ABSTRACT: The Eastern District of the Missouri Court Appeals addresses the use of Artificial Intelligence in preparing appellate pleadings and more specifically, the citation to fictitious legal authority. The court noted that citation to such “bogus” authority was a flagrant violation of a litigant’s duty of candor to the court.

A February 13, 2024 opinion by the Missouri Eastern District Court of Appeals in Kruse v. Karlen addressed for its first time the use of generative A.I. to create fictitious legal authority and a litigant’s citation to that authority.  The trial court in Kruse awarded a former employee, Molly Kruse (Former Employee), over $311,000 in unpaid wages, penalties, and attorneys’ fees in granting her motion for summary judgment for the former employers’ failure to pay her for work performed and two unsatisfied promissory notes given to secure the unpaid salary.  Jonathan Karlen (Former Employer) filed a pro se appeal in the Eastern District, including a Record on Appeal, unsigned Appellate Brief, and Reply Brief, but no Appendix and other required pleadings.  Former Employee filed a Motion to Strike for failure to comply with the Rules of Appellate Procedure on multiple issues, including inaccurate citations and fabricated legal authority, which the court took with the appeal.   

The Court of Appeals first noted that the Former Employer’s pleadings nearly completely failed to comply with the Rules of Appellate Procedure.  Despite being granted an extension of time to file the required Appendix on appeal, as of the date of the opinion it had still not been provided to the court.  Former Employer further infringed the appellate rules by failing to articulate his Points Relied On for appeal and failing to follow specific requirements for properly preparing a Statement of Facts, Statement of Issues, Table of Contents, and Table of Authorities.  All of these were grounds for the Eastern District to dismiss the appeal.  To make matters worse, Former Employer filed a reply brief containing fictitious case citations, in which he admitted to hiring a supposedly licensed California legal “consultant”, but denied knowing the consultant would use A.I. in identifying relevant caselaw.                

As such, the Eastern District addressed for its first time a litigant’s citation to legal authority fabricated by using generative A.I.  By way of example, the court noted that Former Employer’s brief cited a quoted portion of a purported Missouri opinion Smith v. ABC Corporation.  Both the legal quotation and the case itself are nonexistent, the case citation belonging to a Texas state court family law opinion.  The Eastern District continued to note that Former Employer’s brief included citations to twenty-two fictitious cases, and only two citations to genuine caselaw.    

Not surprisingly, the Eastern District noted that the citation to “bogus” legal authority constituted a flagrant violation of Former Employer’s duties to the court.  Citing Rule 55.03, the court stated that by maintaining a claim, an attorney or party certifies that the legal contentions are supported by existing law or non-frivolous argument.  As such, citation to fictitious authority, to either persuade a court or used against an opposing party, is an abuse of the adversarial system.  For the significant violations of Rule 84.04 the court dismissed the appeal.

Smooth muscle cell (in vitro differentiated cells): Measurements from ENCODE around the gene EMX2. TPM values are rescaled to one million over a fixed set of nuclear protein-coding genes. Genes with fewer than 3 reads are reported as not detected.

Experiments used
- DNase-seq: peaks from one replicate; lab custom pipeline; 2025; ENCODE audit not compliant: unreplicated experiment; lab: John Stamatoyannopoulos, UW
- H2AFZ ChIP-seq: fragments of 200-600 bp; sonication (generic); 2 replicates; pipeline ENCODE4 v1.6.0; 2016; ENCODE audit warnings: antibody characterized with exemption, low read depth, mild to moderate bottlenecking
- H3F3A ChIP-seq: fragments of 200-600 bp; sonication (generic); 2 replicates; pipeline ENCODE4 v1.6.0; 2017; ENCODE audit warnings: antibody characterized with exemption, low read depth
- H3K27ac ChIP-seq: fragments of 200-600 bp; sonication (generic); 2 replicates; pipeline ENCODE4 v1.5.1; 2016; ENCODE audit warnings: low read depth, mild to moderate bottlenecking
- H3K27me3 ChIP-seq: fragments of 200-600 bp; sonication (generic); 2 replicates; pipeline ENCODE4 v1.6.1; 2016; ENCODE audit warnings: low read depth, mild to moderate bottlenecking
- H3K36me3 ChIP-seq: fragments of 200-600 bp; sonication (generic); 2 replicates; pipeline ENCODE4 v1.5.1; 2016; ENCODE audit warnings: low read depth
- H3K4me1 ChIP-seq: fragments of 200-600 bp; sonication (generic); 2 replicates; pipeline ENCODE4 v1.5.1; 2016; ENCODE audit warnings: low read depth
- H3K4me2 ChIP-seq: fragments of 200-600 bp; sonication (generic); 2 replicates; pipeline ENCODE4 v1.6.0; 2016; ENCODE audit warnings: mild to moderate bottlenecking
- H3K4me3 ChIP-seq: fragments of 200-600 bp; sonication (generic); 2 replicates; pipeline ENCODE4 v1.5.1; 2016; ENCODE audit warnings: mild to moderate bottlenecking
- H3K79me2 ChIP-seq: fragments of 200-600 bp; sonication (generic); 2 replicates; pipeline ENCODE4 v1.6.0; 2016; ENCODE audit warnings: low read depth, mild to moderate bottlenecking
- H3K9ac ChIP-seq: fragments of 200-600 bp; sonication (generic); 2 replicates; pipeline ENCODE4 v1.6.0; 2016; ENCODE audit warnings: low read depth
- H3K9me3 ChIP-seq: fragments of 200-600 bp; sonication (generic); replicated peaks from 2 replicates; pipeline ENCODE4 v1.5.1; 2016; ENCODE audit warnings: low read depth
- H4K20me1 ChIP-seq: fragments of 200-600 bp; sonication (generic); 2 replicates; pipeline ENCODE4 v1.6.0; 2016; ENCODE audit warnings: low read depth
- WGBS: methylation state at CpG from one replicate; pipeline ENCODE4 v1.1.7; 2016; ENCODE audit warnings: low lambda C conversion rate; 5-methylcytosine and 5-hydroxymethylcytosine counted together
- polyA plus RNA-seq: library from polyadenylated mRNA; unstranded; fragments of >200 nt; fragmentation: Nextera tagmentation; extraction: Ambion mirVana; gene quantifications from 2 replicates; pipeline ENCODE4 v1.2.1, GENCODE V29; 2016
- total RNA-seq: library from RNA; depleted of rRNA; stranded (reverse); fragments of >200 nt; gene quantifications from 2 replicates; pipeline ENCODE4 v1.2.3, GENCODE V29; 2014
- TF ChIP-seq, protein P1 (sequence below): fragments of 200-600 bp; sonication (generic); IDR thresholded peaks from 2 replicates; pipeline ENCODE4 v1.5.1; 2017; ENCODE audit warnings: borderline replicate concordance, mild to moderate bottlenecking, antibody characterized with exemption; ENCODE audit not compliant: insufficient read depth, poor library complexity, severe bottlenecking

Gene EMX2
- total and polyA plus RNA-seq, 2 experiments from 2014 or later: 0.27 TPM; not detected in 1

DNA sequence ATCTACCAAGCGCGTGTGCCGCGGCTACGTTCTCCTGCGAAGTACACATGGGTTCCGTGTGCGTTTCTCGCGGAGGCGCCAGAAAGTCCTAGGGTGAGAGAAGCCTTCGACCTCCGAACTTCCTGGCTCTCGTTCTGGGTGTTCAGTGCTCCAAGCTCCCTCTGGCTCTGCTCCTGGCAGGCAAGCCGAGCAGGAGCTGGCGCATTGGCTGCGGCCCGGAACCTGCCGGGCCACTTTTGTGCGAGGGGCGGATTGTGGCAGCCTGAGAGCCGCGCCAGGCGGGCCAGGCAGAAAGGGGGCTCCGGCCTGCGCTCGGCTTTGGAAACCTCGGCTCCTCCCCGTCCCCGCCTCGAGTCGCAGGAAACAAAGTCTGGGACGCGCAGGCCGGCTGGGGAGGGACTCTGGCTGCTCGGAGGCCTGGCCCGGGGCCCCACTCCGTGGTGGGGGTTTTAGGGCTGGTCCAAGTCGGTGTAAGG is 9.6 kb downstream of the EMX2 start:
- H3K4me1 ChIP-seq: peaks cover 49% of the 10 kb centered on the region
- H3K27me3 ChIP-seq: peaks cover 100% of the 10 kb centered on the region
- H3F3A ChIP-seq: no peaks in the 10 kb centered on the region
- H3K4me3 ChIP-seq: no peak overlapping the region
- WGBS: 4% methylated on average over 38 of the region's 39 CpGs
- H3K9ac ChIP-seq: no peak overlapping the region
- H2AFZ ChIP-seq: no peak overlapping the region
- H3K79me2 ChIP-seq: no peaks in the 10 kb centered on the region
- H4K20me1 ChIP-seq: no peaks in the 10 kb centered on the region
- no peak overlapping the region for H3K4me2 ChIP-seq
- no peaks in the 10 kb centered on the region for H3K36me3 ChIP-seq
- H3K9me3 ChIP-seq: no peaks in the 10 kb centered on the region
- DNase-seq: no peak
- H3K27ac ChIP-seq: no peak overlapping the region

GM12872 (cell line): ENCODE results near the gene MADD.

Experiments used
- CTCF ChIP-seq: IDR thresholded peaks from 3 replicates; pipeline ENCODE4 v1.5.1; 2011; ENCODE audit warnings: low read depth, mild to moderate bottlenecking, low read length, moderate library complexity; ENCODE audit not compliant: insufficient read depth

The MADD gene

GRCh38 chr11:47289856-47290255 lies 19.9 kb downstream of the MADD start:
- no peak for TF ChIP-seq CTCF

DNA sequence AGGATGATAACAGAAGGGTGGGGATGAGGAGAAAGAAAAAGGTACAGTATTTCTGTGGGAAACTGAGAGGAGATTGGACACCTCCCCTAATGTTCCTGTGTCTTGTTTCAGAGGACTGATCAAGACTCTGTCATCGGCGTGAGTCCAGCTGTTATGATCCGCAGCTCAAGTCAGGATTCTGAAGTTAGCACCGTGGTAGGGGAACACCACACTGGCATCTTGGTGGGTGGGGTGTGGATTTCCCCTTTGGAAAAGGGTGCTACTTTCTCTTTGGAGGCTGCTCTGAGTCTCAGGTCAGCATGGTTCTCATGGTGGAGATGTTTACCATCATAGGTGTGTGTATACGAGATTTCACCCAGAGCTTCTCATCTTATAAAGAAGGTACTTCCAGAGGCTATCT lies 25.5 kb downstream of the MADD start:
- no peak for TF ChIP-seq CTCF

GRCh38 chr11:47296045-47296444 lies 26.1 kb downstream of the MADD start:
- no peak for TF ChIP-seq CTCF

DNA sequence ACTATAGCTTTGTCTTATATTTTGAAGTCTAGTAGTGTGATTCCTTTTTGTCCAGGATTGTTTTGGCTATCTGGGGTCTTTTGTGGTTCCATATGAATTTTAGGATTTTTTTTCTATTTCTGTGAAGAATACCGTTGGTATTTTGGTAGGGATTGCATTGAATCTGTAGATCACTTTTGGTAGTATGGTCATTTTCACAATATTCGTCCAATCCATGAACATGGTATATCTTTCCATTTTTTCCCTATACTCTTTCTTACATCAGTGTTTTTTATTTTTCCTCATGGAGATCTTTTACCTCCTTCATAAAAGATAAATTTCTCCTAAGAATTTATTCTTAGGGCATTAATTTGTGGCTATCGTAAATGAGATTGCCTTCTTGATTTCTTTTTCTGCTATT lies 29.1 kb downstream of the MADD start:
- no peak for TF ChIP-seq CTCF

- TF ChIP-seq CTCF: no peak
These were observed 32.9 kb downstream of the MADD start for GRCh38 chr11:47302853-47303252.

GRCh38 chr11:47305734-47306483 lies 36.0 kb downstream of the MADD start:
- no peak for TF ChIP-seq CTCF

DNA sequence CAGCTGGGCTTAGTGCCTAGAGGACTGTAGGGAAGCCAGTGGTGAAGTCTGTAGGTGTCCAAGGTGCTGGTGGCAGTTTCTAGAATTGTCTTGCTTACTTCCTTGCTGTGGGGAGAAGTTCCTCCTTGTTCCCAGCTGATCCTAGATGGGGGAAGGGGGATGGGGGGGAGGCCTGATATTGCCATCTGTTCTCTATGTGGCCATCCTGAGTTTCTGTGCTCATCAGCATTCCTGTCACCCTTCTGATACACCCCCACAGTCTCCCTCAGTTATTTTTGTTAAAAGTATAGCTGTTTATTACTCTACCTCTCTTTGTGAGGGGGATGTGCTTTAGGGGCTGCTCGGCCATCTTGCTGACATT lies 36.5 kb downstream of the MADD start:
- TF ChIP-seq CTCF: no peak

Following the dismissal, the Eastern District continued to the matter of sanctions for filing a frivolous appeal.  Noting its discretionary authority to award monetary damages to the Former Employee, the court explained that an appeal is frivolous when it is so deficient that it strains the resources of the court and the opposing party.  The appellate court pointed out that the court routinely grants unrepresented litigants reasonable accommodations so long that the court does not act as advocate, but Former Employer’s appellate brief went beyond simply faulty pleadings.  His actions required Former Employee to expend unnecessary resources to, among other things, identify fabricated cases submitted to the court in support of what the Eastern District characterized as an appeal wholly lacking in merit.  The court determined that awarding Former Employee damages towards attorneys’ fees of $10,000 as an appropriate message to others regarding the importance of compliance with court rules and providing the court with authentic authority supporting meritorious arguments. 

In Kruse, the Eastern District made clear that the use of A.I. to generate fictitious authority would not be tolerated.  Practitioners should note that as generative legal A.I. continues to evolve into greater capacities and expansion into diverse platforms, they must be mindful of its use both for themselves and by other parties in litigation.